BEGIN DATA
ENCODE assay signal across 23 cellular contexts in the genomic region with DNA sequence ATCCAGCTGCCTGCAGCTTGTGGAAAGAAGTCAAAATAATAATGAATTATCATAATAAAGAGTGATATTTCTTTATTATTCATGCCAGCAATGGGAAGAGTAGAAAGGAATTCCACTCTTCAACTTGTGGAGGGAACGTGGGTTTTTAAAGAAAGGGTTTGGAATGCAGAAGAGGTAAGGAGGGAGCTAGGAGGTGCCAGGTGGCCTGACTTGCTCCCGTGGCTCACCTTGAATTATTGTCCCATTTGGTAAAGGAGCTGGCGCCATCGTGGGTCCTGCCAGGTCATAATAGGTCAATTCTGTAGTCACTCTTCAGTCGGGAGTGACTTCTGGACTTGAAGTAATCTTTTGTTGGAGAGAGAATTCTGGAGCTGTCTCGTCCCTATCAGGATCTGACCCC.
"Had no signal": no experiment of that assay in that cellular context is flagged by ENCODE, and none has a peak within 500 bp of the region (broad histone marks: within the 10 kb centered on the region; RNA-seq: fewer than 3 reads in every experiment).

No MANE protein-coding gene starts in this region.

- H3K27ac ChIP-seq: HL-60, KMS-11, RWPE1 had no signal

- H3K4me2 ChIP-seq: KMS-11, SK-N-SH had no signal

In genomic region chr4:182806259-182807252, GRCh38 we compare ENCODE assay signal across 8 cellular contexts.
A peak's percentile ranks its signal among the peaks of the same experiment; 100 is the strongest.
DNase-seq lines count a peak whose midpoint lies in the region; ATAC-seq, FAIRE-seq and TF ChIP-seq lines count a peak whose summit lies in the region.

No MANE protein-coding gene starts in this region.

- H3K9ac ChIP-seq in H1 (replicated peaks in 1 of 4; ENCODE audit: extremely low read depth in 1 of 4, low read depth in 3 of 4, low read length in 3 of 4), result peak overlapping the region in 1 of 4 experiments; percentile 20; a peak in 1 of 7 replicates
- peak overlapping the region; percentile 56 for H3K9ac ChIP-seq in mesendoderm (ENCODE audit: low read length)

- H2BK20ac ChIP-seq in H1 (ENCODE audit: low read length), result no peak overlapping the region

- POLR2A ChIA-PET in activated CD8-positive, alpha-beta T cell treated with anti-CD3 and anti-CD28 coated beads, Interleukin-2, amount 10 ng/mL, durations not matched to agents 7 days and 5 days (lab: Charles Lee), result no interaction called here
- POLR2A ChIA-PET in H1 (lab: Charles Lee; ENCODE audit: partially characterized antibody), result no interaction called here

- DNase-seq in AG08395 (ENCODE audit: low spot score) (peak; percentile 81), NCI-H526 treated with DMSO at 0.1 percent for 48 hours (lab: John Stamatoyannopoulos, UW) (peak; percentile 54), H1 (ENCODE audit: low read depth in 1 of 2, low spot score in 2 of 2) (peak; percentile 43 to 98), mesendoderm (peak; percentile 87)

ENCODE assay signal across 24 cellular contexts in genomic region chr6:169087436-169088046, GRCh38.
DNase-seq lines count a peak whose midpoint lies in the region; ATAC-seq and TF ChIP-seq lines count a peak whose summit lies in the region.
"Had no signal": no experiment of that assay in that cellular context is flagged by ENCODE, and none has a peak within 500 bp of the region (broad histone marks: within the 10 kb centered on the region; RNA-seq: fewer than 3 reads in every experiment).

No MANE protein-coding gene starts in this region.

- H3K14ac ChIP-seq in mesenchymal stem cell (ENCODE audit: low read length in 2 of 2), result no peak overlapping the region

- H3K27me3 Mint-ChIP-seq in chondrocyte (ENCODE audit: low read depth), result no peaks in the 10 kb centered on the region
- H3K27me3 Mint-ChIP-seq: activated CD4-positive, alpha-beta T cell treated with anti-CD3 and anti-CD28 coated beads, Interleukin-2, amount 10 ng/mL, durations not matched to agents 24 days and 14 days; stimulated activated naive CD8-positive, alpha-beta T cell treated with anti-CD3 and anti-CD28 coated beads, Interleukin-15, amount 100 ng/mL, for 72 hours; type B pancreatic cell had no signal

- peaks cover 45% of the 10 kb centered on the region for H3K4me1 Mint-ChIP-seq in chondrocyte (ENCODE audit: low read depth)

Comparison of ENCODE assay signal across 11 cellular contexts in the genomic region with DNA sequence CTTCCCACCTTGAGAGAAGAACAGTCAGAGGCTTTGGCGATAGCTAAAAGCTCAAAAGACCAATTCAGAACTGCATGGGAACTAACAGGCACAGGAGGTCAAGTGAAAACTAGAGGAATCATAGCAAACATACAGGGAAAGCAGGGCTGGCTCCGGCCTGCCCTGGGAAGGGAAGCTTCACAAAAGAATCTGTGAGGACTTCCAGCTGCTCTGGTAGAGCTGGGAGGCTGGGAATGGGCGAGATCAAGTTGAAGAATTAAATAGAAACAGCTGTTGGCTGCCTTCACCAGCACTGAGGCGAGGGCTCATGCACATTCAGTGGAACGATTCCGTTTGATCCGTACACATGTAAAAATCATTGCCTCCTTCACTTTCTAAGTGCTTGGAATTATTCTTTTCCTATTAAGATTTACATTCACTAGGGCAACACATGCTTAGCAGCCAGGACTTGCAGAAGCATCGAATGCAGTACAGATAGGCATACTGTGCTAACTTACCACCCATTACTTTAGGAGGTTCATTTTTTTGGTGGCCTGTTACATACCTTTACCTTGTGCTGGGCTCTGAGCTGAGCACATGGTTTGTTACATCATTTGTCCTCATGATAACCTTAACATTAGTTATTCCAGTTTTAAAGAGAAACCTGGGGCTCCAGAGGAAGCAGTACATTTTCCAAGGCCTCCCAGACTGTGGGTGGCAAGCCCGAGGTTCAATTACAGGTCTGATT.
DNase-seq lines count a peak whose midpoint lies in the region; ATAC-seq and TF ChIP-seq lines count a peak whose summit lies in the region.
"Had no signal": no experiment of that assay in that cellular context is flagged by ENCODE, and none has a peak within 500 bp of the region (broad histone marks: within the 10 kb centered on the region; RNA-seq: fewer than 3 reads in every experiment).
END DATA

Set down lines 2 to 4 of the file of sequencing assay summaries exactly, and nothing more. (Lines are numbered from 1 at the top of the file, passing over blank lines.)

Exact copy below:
"Had no signal": no experiment of that assay in that cellular context is flagged by ENCODE, and none has a peak within 500 bp of the region (broad histone marks: within the 10 kb centered on the region; RNA-seq: fewer than 3 reads in every experiment).

No MANE protein-coding gene starts in this region.

- H3K27ac ChIP-seq: HL-60, KMS-11, RWPE1 had no signal